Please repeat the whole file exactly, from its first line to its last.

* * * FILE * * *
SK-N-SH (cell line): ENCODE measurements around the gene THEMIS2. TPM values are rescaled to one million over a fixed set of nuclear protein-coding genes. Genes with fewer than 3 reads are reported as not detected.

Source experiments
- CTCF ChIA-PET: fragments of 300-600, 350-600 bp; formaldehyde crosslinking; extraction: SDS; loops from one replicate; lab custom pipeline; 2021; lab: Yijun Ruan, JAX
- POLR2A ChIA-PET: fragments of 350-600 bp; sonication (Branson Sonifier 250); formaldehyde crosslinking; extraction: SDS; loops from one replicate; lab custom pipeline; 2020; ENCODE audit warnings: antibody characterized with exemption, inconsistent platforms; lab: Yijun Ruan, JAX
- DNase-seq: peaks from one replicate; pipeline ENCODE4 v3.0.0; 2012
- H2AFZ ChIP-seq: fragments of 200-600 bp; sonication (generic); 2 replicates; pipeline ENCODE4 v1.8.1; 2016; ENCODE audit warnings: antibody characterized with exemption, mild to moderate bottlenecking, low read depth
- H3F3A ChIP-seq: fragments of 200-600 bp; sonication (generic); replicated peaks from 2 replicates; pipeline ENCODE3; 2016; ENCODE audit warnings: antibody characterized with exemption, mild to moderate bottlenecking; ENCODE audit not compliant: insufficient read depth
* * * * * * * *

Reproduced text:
SK-N-SH (cell line): ENCODE measurements around the gene THEMIS2. TPM values are rescaled to one million over a fixed set of nuclear protein-coding genes. Genes with fewer than 3 reads are reported as not detected.

Source experiments
- CTCF ChIA-PET: fragments of 300-600, 350-600 bp; formaldehyde crosslinking; extraction: SDS; loops from one replicate; lab custom pipeline; 2021; lab: Yijun Ruan, JAX
- POLR2A ChIA-PET: fragments of 350-600 bp; sonication (Branson Sonifier 250); formaldehyde crosslinking; extraction: SDS; loops from one replicate; lab custom pipeline; 2020; ENCODE audit warnings: antibody characterized with exemption, inconsistent platforms; lab: Yijun Ruan, JAX
- DNase-seq: peaks from one replicate; pipeline ENCODE4 v3.0.0; 2012
- H2AFZ ChIP-seq: fragments of 200-600 bp; sonication (generic); 2 replicates; pipeline ENCODE4 v1.8.1; 2016; ENCODE audit warnings: antibody characterized with exemption, mild to moderate bottlenecking, low read depth
- H3F3A ChIP-seq: fragments of 200-600 bp; sonication (generic); replicated peaks from 2 replicates; pipeline ENCODE3; 2016; ENCODE audit warnings: antibody characterized with exemption, mild to moderate bottlenecking; ENCODE audit not compliant: insufficient read depth